Ambitious Goals, Smart Backups

Stetson has dedicated and hardworking student-athletes – but what comes after graduation?

Ihsaan Fanusie, Sports Editor

As children, most of us dream of achieving great things. Some of us dream of becoming astronauts or firefighters; others have hopes of becoming superheroes and saving the world. As we get older, some of us abandon our dreams in pursuit of more practical, ‘safe’ occupations. Some of us, however, keep their sights on these lofty goals and strive towards their ambitions.


Athletes at Stetson recognize the importance of having ambitious goals, but also have the vision to have backup plans for if those dreams cannot be attained. 


Ana Costa ‘21, a player on the beach volleyball team, plans to participate in the Olympics, either in the 2024 or 2028 cycle. “My plan is to go pro and go to the Olympics,” she said. “I’ve been playing since I was nine.” Costa, whose mother was a professional volleyball player and father was a track and field athlete, is from Brazil. If she participates in the Summer Olympics, she will represent her home country in beach volleyball.


The process of training for the Olympics involves a very specialized regimen. Athletes will choose a coach, a training partner, and then enter the national tournament in Brazil. “Usually people will train in cycles,” Costa explained. Cycles reset every four years. During these cycles, Olympic hopefuls will train with professionals in order to get physically and mentally prepared for Olympic qualifiers. They can then get national exposure playing in tournaments in Brazil.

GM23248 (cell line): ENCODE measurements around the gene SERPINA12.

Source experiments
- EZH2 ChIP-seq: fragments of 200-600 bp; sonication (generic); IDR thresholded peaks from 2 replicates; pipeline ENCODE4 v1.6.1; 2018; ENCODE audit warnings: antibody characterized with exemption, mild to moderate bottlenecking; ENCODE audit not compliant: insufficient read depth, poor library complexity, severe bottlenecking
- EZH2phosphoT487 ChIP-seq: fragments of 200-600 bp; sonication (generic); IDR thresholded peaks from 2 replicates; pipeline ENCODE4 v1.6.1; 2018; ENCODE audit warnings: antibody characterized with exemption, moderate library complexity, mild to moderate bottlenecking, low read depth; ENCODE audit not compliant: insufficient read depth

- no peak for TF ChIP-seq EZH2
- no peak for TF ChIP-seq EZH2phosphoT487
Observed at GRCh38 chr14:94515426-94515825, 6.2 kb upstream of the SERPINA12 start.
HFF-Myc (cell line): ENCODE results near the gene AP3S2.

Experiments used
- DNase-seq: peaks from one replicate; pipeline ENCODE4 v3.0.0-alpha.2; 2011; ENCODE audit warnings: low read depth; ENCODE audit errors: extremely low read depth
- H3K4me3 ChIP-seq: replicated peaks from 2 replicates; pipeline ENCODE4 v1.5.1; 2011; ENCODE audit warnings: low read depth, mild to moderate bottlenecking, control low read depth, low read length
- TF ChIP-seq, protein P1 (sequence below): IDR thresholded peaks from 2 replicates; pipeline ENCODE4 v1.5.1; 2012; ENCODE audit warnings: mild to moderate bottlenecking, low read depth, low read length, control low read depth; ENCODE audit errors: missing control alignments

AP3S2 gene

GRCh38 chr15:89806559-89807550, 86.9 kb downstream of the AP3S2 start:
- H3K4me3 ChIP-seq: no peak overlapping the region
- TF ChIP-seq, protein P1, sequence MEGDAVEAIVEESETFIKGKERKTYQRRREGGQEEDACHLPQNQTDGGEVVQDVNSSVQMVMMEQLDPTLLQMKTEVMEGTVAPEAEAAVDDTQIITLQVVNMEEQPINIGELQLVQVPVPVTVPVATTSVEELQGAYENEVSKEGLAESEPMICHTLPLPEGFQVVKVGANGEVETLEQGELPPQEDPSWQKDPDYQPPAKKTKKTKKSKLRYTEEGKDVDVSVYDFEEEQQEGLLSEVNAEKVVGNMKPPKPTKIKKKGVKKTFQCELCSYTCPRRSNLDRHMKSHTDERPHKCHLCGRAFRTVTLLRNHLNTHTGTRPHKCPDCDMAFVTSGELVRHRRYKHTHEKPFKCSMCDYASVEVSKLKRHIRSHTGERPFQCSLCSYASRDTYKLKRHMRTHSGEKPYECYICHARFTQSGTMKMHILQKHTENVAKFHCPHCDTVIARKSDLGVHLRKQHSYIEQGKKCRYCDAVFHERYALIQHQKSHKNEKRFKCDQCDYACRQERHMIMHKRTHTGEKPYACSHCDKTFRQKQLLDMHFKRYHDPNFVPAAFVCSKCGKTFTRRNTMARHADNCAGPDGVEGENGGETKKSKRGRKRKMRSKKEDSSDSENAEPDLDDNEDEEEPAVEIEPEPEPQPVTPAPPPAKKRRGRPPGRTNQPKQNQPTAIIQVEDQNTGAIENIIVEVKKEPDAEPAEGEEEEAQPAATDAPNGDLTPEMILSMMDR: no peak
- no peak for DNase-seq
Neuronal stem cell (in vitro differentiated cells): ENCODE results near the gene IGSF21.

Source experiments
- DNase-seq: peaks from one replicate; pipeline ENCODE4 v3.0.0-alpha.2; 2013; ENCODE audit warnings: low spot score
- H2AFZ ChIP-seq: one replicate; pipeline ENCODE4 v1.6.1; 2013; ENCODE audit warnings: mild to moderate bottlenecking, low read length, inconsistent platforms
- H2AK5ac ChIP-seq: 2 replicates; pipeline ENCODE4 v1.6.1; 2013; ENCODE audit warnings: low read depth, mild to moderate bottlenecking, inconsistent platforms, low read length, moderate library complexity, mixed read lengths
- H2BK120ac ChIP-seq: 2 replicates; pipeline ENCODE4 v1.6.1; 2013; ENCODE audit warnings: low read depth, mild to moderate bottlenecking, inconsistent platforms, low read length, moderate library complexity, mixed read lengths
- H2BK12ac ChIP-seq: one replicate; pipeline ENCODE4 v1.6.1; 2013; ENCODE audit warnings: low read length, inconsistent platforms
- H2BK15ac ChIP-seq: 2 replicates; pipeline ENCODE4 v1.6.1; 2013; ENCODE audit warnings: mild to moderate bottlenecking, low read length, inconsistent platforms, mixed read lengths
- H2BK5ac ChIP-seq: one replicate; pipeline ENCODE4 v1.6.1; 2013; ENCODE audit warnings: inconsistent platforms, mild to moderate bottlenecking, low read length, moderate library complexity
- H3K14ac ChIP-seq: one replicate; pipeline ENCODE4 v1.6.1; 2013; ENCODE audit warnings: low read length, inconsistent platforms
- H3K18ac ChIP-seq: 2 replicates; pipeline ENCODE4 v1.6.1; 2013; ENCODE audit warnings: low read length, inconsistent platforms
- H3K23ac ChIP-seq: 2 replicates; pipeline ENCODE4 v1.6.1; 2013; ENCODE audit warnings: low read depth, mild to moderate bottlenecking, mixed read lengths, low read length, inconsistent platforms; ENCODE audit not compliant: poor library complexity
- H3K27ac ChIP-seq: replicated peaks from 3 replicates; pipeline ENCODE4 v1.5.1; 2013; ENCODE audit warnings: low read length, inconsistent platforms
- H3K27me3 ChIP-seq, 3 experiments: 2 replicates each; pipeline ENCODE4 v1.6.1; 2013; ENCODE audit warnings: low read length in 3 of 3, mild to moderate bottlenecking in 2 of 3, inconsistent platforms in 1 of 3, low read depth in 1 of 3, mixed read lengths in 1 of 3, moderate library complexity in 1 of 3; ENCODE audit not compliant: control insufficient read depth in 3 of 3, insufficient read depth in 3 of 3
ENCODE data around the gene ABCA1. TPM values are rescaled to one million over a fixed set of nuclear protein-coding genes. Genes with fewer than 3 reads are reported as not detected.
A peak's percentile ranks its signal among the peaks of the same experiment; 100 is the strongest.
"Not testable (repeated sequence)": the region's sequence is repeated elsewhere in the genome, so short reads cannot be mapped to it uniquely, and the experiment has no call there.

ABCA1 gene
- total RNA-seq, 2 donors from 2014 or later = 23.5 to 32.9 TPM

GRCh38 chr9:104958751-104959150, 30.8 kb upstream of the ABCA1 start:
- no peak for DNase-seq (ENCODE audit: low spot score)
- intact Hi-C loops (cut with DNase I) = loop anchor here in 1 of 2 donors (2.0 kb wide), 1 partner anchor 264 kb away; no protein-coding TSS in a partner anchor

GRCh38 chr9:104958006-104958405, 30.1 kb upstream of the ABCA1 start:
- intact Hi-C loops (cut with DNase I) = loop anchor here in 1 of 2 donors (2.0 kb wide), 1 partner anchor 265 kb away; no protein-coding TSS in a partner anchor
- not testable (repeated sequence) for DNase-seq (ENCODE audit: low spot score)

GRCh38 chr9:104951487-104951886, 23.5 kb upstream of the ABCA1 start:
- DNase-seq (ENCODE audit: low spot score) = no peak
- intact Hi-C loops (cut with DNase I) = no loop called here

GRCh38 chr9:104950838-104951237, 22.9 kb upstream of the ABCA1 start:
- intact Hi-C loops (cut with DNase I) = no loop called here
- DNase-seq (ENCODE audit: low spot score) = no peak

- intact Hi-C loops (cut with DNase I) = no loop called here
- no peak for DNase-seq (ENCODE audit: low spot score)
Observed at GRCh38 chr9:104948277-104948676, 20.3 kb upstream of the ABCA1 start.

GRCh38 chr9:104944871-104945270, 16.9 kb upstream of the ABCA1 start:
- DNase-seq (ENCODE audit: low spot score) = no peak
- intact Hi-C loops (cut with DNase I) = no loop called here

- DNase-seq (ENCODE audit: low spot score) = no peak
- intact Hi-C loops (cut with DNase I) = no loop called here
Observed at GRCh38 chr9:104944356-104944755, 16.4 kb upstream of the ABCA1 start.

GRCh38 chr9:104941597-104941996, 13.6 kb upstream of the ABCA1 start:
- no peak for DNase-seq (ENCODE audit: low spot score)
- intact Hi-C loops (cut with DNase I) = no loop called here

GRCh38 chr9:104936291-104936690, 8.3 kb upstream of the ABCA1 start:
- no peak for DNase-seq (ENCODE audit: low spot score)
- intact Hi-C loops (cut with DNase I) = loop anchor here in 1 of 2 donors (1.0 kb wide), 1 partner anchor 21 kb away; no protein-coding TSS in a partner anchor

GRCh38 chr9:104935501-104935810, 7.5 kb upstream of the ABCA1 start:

“I mean, this is my backup plan, that’s why I’m in college,” Costa said of her pursuit of a degree in International Relations. “That’s the only reason [I’m here], to have a degree so that my parents don’t go too crazy,” she added with a chuckle. With her degree, Costa plans to do something in diplomacy as a career backup plan.


Guilherme Pinhiero 22’, a midfielder on the men’s soccer team, plans to continue playing soccer at the professional level after he graduates. “I hope I can get to the pro level, but if not, I’m going for a degree so I have both options. But if I can, I want to go pro.” Being an athlete also presents challenges for students. “The biggest challenge,” Pinhiero said, “is managing my time because of the messy schedule with practice, lift, classes, and traveling.”


Though time management can be difficult as a student athlete, there are several rewarding aspects of the job, too. Both Costa and Pinhiero highlighted the importance of being on a team in helping create useful life skills. For Costa, “[Being on a team] helps me deal with people… and deal with challenges.” Pinhiero shares a similar sentiment. “I think being on a team itself helps you a lot already. You learn a lot of things like discipline, how to play with others, work with other people, and understand all of their differences.”


For student athletes at Stetson, having a vision consists of both planning and developing a scheme for the future. “To me, vision is having an idea of how I want things to be and [knowing] what I need to do to pursue them,” said Pinhiero. “For me, [vision] is the future,” Costa said.


As we move into the spring season and several new teams take the field for the first time in 2020, vision will be a prime focus for Stetson student athletes.